THE life of Tom Weir, the late broadcaster and climber, is to be celebrated with an open-air festival held in his honour at one of his most beloved beauty spots.

The inaugural Weirfest and Scotland's Red Toorie Hat Festival will take place beside the statue dedicated to the TV presenter at Balmaha Bay at Loch Lomond on May 30.

Around 40 musicians are expected to perform, with folk artists, rock acts and a ukulele orchestra among those scheduled to take to the stage.

The event will also include outdoor craft and cooking demonstrations featuring local fare and some of Weir's favourite foods. Activities for children include a Tom Weir treasure hunt, storytelling and woodcraft.

Weirfest will be free but donations will go towards the fundraising drive by the Friends of Loch Lomond and The Trossachs group to pay for further path and signing improvements in the area.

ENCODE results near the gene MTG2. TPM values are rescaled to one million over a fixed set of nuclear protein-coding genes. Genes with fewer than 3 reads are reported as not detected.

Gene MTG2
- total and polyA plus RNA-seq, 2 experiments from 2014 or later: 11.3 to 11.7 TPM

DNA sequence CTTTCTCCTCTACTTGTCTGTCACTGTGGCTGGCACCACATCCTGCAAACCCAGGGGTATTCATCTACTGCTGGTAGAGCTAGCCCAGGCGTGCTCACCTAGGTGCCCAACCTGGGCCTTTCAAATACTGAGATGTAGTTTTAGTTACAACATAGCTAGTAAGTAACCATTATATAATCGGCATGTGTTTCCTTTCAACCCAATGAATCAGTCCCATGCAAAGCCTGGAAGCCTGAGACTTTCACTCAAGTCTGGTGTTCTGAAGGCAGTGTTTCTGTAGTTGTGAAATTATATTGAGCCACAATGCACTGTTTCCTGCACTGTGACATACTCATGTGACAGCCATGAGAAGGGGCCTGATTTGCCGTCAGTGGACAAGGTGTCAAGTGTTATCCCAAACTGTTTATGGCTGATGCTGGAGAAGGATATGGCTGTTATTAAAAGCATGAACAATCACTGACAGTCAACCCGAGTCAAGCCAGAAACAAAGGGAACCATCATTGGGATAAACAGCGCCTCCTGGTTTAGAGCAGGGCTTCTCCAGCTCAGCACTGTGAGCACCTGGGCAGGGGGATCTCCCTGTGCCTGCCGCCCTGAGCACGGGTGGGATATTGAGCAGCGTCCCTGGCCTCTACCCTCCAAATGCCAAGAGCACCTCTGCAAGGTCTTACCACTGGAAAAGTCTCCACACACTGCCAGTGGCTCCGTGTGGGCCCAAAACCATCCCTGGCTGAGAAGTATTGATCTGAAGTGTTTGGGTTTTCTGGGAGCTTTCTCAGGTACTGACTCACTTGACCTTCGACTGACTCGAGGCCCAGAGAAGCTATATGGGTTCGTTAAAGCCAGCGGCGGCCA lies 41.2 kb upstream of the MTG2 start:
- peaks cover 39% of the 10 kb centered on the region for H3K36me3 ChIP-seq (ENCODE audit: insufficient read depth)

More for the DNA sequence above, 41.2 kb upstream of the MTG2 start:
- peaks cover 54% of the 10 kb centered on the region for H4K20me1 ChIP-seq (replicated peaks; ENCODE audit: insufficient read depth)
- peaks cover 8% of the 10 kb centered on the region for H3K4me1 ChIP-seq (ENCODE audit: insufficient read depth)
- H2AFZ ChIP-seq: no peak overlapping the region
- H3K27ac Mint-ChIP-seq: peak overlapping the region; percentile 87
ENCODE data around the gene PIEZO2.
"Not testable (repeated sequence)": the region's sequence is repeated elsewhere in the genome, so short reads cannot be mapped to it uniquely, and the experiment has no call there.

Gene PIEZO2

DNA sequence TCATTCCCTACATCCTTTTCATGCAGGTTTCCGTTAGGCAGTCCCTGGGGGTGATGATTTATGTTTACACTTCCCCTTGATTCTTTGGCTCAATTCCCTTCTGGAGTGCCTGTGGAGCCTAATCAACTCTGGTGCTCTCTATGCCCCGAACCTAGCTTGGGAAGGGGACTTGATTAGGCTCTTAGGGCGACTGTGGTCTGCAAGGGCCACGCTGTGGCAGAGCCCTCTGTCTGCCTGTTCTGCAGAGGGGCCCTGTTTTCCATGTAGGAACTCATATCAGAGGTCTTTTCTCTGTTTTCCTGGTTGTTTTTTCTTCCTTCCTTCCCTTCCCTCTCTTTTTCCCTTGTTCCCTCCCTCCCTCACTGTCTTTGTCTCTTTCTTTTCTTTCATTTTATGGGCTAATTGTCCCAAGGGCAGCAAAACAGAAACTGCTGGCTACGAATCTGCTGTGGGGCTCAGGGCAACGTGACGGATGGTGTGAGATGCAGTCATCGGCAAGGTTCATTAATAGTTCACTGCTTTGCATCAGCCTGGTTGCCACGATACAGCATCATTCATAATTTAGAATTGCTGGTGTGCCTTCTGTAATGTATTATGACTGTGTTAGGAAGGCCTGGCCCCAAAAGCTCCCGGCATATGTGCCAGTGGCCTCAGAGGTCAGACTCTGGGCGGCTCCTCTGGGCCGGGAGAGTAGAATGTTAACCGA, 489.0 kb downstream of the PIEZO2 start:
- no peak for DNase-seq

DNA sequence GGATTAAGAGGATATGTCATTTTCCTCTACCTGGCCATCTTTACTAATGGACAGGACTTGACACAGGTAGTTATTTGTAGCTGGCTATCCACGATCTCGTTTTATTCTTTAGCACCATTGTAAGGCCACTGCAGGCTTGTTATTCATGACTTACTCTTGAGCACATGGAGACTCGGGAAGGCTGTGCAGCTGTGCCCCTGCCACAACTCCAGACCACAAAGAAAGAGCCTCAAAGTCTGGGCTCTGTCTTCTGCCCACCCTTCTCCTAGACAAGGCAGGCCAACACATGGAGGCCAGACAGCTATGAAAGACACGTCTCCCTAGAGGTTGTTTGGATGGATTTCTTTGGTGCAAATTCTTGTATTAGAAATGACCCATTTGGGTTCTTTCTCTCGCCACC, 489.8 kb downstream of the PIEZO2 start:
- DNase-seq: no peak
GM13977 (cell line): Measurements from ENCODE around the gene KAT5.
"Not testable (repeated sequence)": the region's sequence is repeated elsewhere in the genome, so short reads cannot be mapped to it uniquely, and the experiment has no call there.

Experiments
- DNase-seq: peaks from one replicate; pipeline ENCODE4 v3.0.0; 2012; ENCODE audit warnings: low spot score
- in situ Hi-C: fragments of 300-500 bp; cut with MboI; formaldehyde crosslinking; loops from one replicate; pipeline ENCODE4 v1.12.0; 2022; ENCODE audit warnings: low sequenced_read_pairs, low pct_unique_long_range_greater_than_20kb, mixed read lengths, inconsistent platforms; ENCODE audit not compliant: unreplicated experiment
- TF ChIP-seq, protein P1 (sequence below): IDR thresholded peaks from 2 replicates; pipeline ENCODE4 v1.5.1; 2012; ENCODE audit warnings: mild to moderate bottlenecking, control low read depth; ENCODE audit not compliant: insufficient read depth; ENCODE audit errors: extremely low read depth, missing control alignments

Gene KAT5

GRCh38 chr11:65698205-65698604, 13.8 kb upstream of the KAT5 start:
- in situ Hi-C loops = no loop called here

Susan Taylor, administrator of the Tom Weir Memorial Group, said: "We are very excited about staging our first-ever Weirfest event and hope to see a good turnout of folk wearing Tom's signature red toorie hats.

"They were very much to the fore at the statue unveiling in late December and have become a key feature of visits to the Tom Weir statue at Balmaha with a steady flow of visitors wearing them.

"Hopefully this can be another occasion which recognises why Tom Weir is Scotland's most loved mountain man."

Weir, who died in 2006, is best known for presenting Weir's Way, which ran between 1976 and 1987.

During his career he received many prestigious awards, including the Lifetime Achievement Eagle Award from the British Outdoor Guild of Travel Writers. He was also the first recipient of the John Muir Award for Lifetime Achievement.